Welcome back to our Interview with An Expert series, where we ask Kahler Slater’s Thought Leaders key questions about their industry. This episode features Adam Bastjan, AIA, LEED AP, Associate Principal, Designer, who has focused his career on athletics and recreation environments to support Kahler Slater’s Higher Education and Sports + Recreation Teams.
How long has Kahler Slater been working in the Sports + Recreation markets?
Jeff Piette, AIA and Lou Stippich (retired) started the Sports + Recreation team around 1996. It was just the two of them for a while leading initial projects such as the Pettit National Ice Center and the BMO Harris Bradley Center. With a string of community and higher education sports + rec projects, the team really kicked into high gear in the early 2000’s. I joined in 2006 and since then, we have been the only firm in Wisconsin with a team of experts who has dedicated their careers to working on sports and recreation facilities.
What are some of the building design trends you’re seeing?
Two main themes driving Sports + Recreation design are group exercise and technology integration.
On the surface, designing space for group exercise seems straight forward. A big room surrounded with a bunch of mirrors and storage for fitness equipment. While these types of spaces still work well, group exercise has now transformed into a full-facility activity. HIIT (High Intensity Interval Training) and other classes are utilizing a scripted path throughout the facility to provide a full body workout that uses many types of fitness equipment/spaces. The design of the facility not only needs to handle groups of participants moving within the rest of the facility’s population, it also needs to aid in the actual workout. Thinking about how the architecture can become part of the workout is something that is very exciting to me personally.
Technology has become a no-brainer in the design trend realm but pushing that technology past TV’s mounted on walls and wearables is where the exciting stuff is happening. The introduction of RFID allows recreation users to not only gain access into the facility, but also open their locker, purchase food and drink, and track their work out on all types of equipment. At the Milwaukee Athletic Club, we are incorporating a fitness on-demand studio to allow individuals or small groups to participate in a group exercise class taught by leading instructors around the world whenever they want. Some facilities are even incorporating virtual reality into workouts to provide the element of gaming and competition into the experience.
What other trends are you seeing?
Program trends are key; we are incorporating a lot of functional training space—which involves training the body for the activities performed in daily life—throughout our projects. Many times the functional training spaces are out in the open which entices people to try cardio and strength exercises that are different from their traditional equipment and routines. If designed correctly, the space can also incorporate group exercise activities and aid in the social aspects of fitness. We’re integrating this planning into many of our projects such as Ripon College, the University of Wisconsin Madison Natatorium, the University of Wisconsin – Stevens Point and the Milwaukee Athletic Club (MAC). In fact, at the MAC, we are now working with Donald Driver and bringing his functional, fitness-focused Driven Elite program to the members. It will be a one-of-a-kind fitness experience for the area.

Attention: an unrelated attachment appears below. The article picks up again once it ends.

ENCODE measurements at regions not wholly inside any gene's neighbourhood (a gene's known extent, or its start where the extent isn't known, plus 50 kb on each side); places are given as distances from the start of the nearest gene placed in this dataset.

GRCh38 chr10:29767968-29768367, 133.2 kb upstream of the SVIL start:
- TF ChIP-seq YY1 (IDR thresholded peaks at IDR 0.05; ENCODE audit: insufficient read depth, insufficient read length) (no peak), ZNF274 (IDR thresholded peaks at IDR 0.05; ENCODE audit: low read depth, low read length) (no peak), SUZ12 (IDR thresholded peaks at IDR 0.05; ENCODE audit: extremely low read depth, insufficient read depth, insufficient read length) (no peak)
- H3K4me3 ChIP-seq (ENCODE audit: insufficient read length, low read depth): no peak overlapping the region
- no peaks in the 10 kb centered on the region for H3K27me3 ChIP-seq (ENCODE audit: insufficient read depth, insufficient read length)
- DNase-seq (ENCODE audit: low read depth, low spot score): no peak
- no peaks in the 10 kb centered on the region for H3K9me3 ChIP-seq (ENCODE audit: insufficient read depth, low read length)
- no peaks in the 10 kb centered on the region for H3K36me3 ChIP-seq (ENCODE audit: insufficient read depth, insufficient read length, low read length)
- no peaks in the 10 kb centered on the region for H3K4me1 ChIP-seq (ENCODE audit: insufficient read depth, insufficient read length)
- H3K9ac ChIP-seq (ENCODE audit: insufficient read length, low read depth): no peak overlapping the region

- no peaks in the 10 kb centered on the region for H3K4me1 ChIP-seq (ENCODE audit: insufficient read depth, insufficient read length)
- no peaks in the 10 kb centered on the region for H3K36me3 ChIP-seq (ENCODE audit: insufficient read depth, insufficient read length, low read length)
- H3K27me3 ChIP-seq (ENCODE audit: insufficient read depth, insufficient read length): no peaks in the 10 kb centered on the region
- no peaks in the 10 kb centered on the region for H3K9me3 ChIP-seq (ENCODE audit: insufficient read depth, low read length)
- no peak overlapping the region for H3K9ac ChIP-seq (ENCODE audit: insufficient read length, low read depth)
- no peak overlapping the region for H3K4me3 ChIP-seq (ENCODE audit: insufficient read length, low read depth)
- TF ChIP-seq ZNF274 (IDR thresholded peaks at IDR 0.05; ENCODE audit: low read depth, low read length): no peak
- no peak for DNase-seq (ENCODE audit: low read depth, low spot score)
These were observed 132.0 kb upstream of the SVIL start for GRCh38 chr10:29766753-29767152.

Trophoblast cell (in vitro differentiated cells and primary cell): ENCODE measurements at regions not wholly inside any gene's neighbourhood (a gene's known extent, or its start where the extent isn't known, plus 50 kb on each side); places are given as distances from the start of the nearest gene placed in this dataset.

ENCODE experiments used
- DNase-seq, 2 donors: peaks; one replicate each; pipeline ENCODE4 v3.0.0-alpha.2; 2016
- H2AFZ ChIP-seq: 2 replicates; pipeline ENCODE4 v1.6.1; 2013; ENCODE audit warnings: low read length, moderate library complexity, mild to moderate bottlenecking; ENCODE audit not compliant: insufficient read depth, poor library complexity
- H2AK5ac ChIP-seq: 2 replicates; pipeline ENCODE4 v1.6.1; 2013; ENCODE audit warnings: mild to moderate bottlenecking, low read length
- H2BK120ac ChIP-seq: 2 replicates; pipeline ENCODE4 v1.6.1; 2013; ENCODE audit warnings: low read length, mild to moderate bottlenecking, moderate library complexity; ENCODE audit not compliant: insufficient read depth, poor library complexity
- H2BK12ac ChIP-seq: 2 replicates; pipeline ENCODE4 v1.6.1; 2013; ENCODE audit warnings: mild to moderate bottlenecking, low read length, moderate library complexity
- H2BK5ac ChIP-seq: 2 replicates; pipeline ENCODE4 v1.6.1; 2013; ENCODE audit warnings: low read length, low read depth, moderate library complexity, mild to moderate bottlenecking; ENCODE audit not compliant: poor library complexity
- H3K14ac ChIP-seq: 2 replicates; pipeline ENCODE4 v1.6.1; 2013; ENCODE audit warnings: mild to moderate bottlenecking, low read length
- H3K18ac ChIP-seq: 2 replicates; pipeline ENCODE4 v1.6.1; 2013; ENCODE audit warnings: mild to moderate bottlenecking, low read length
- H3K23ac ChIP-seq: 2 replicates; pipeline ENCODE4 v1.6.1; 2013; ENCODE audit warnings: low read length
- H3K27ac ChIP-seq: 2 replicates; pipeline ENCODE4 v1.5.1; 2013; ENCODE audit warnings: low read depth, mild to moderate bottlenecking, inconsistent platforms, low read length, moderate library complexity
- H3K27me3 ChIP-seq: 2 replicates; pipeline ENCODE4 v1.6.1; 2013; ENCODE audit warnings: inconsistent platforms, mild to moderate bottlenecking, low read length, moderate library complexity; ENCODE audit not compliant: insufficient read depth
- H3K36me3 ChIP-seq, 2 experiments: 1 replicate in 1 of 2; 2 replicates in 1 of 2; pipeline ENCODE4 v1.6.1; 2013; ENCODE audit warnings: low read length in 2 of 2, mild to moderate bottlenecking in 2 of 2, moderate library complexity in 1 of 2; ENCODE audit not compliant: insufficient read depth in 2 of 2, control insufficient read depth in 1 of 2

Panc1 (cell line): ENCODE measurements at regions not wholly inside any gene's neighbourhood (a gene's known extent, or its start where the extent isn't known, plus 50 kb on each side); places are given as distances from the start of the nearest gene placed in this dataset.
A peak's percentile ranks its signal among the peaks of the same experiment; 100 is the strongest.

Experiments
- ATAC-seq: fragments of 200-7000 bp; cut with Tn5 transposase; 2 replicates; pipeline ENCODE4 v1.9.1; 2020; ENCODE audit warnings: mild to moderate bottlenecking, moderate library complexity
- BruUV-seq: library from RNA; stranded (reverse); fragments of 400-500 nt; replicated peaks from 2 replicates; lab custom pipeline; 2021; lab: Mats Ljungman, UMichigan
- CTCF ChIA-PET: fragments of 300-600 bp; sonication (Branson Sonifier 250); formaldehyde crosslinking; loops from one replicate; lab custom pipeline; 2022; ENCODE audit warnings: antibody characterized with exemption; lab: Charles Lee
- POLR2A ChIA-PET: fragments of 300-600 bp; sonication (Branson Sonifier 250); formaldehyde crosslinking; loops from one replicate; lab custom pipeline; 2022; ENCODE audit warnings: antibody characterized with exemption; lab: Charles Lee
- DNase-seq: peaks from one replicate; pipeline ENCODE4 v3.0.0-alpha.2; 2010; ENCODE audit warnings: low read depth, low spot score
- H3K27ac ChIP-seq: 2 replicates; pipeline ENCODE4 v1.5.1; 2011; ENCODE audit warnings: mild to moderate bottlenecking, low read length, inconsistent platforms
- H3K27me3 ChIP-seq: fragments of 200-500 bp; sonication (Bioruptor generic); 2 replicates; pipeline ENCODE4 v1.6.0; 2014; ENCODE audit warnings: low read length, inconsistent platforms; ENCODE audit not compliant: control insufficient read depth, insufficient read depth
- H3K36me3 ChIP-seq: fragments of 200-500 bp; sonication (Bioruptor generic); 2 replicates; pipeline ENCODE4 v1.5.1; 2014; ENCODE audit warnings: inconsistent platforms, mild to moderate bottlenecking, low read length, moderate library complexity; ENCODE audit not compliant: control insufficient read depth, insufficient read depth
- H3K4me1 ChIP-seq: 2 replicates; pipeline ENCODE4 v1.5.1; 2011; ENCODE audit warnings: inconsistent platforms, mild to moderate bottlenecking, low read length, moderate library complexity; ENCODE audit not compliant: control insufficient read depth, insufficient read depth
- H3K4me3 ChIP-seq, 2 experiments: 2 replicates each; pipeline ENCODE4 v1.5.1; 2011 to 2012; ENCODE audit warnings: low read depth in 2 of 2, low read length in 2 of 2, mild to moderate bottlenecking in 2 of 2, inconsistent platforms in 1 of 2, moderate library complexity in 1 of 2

What’s the most interesting project you’re working on right now and why?
Tough question. I am going to cheat and give multiple projects.
First, the Sonnentag Event & Recreation Complex in Eau Claire is very exciting due to the partnerships it is creating. The facility will bring together the University of Wisconsin-Eau Claire Recreation and Athletics departments, along with the YMCA of the Chippewa Valley and Mayo Health System Sports Performance Clinic. Add in a 4,000-seat event center for concerts and sporting events, and you have a facility that will provide a home for wellness and create a sense of community in Eau Claire for many years.
One of the largest recreation projects I have ever worked on is The University of Wisconsin Madison Natatorium project (260,000+ SF). The site is just of the shore of Lake Mendota and will incorporate some outstanding connections to nature, both physically and visually.
The Milwaukee Athletic Club will not only be a world class facility for recreation and athletics, but the full integration of social activities and spaces bring a new dynamic to fitness. In addition, collaborating with Donald Driver and Driven Elite has produced a design that focuses on functional fitness and its ability to transform lives.
How do you see sports and recreation design evolving in the future?
It may be hard to believe, but I think we will see a big decline in cardio equipment usage as more people see the benefits of functional fitness. Indoor turf areas will become widely incorporated and the building itself will continue to become a huge part of the workout routine as people move from one activity to the next. More functional fitness and circuit training will allow for recreation buildings to be more open and focus on blending of spaces. Fewer walls will also allow the facility to adapt to future fitness trends.
Adam has been a judge for the Athletic Business Facilities of Merit Awards, and his leadership on the Ripon College Willmore Center project was featured here. For questions or comments, please contact Adam here.